into her memory: "He that trusteth in me
shall never be desolate," and she found that to be true throughout her long
life of ministry in India. The following lines are so appropriate
concerning the missionary community in Bangalore:
on the mats;
and warm and cozy
how brave are we,
we do our fighting
Amy just did not fit into the
stiff, staid missionary community of Bangalore and
subsequently went to the very south end of India to live
with another missionary family. The
Walkers were a godly family that really understood the Hindu religion and the
tremendous need of reaching out to these debased people. For several years Amy, along with a daughter
of the Walkers and several Christian Indian ladies, began an itinerant ministry
through the villages in the south tip of India in the state
of Tamil Nadu. They were dubbed the
"starry cluster," for the Indians recognized the sincerity and light that shown
forth from them. The members of the band
had no salary but looked to God to supply needs. Their attitude was "How much can I do without
that I may have more to give?" It was
during this period of time that she took on the habit of wearing Indian dress,
which she continued throughout her lifetime.
A life-changing experience took
place in 1901. A little five-year-old
girl, named Pearl Eyes by Amy, was brought to her by an Indian woman. The child had been sold by the mother to the
temple, and there she was being prepared and taught all the degradation of
temple prostitution. Twice she had run
away only to be caught, carried back, beaten, and subjected to the terrible
perversion of that Hindu temple.
Finally, as she was running away again at night, she met with this
understanding woman who brought her to Amy, who gathered the child up into her
lap and picked up the rag doll and gave it to the child to play with. It was then that she really truly understood
the evil of the temple practice. Little
Pearl Eyes talked freely as she played with the doll. She told Amy things that they did to her in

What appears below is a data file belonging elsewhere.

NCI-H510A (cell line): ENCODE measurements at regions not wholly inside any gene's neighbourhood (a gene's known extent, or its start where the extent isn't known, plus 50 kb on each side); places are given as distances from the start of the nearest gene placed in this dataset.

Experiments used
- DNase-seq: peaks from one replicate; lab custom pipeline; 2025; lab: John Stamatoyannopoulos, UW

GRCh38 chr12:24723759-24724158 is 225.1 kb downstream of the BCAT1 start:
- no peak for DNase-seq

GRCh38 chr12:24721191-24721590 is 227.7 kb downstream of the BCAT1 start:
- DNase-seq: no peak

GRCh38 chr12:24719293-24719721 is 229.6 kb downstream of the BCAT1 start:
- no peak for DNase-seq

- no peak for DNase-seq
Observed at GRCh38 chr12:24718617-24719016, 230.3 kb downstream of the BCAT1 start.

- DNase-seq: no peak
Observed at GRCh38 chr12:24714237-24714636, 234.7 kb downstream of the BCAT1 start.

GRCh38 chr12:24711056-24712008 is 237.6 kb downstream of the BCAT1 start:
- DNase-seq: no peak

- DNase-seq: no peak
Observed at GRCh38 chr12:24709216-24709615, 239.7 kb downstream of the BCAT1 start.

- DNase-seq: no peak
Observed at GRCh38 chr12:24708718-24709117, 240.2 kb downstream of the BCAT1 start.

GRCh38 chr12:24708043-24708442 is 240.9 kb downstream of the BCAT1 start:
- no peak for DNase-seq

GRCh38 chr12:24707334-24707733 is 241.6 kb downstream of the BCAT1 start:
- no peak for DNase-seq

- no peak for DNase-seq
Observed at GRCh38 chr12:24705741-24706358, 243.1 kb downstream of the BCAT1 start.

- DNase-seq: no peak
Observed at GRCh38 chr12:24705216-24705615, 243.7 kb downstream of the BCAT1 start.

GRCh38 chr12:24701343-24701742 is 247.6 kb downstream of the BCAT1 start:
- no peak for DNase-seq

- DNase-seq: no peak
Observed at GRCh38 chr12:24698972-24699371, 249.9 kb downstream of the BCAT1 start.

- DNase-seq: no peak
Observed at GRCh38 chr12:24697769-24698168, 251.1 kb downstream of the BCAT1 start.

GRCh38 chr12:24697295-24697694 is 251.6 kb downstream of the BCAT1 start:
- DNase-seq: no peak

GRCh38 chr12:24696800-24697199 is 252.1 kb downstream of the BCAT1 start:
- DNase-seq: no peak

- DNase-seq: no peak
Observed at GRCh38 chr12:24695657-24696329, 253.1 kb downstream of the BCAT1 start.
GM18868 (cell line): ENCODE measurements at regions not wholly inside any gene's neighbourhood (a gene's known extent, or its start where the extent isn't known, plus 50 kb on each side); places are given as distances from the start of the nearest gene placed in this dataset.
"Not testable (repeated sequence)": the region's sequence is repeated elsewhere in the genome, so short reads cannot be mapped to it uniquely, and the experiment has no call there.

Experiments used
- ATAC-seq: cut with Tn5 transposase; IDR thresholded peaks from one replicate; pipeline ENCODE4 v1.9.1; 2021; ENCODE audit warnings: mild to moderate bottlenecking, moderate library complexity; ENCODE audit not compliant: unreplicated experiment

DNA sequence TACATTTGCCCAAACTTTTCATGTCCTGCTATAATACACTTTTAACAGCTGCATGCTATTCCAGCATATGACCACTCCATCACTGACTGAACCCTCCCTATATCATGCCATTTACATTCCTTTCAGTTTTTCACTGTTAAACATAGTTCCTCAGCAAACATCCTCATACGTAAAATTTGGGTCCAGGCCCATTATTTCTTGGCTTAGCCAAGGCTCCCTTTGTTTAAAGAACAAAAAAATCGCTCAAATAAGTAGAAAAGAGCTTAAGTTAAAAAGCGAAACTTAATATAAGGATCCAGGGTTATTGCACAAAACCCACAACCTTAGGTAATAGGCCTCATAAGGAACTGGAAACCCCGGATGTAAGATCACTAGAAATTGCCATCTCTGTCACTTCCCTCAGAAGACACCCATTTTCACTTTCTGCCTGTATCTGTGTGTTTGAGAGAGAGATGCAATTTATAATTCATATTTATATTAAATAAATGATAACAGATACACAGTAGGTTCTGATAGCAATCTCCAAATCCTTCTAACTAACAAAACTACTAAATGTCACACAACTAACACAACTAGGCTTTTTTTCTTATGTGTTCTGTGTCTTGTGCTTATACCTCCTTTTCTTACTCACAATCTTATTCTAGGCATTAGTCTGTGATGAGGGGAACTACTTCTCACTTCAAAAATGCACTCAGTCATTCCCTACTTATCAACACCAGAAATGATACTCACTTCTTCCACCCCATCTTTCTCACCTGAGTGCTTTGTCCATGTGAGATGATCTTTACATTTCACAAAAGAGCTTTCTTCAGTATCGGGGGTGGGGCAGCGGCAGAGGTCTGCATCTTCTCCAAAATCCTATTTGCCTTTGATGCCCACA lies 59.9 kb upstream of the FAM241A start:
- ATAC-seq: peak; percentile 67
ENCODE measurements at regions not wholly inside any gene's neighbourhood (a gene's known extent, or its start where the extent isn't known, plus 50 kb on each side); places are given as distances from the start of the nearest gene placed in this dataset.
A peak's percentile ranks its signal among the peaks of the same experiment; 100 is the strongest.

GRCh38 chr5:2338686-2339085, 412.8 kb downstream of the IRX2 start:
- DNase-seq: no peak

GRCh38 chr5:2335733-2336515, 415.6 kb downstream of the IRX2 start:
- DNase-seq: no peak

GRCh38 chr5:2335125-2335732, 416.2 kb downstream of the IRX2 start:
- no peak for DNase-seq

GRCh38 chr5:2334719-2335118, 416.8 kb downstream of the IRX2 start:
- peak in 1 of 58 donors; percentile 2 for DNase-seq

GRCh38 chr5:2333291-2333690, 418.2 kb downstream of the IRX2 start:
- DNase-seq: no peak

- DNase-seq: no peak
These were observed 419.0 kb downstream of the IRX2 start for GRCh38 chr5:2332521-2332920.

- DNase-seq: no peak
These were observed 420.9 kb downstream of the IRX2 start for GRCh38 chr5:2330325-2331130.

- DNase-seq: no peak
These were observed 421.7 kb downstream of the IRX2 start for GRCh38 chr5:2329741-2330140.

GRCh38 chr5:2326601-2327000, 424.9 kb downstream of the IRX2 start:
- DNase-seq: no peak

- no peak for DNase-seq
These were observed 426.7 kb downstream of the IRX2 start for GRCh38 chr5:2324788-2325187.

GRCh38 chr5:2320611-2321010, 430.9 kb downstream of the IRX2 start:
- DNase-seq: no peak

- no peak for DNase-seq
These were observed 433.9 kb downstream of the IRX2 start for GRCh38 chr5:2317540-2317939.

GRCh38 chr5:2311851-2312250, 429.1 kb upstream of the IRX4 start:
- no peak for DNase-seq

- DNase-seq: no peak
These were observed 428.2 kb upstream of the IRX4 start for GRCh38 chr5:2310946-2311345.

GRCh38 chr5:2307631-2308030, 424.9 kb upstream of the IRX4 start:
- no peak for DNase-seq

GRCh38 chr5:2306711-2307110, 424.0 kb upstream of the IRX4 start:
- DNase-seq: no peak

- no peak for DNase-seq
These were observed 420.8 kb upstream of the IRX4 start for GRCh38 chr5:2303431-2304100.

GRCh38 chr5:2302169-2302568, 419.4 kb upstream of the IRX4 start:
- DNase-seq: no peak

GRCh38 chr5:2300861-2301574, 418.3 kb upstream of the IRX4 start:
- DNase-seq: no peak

the temple, demonstrating them using the doll.
The date was March 7,
1901. Amy never forgot
that day nor the child's story. It was
terrible beyond imagination. This was
the beginning of her rescue of these children who had been dedicated to the
This incident led to the founding
of the Dohnavur Fellowship. Over the
years literally thousands of temple children have been rescued and other
ministries established there at the Dohnavur Fellowship in South
In 1918, they began to rescue baby
boys, for they likewise were dedicated to the temple gods and goddesses. Other areas of the work over the years were
added such as hospital, schools, printing, etc.
Amy was not understood by many of the missionaries in India. She was also greatly resented by the Hindu
priests and was frequently taken to court on charges of being a kidnapper.
Amy was greatly influenced by the
life of George Mueller and ordered her work on the same basis, never asking for
financial help except as she winged her petitions to the God of all grace.
In 1931 Amy had a fall that left
her an invalid for the remainder of her life, and she seldom left her bed. It was during this period of her life that
she was most prolific in writing.
Occasionally someone would wheel her in a type of wheelchair out onto a
veranda where her children would gather outside and greet her and sing to
My wife had always been a great
admirer of Amy Carmichael and collected most of the books that she wrote. It was a real thrill for us, while in India, to visit
the Dohnavur Fellowship.
Dohnavur Fellowship is located on a
large tract of land on the very southern tip of the Indian subcontinent. It is
a lovely site with many tropical plants and flowering shrubs and trees. The
buildings are well-built in Indian style. The central building is the chapel,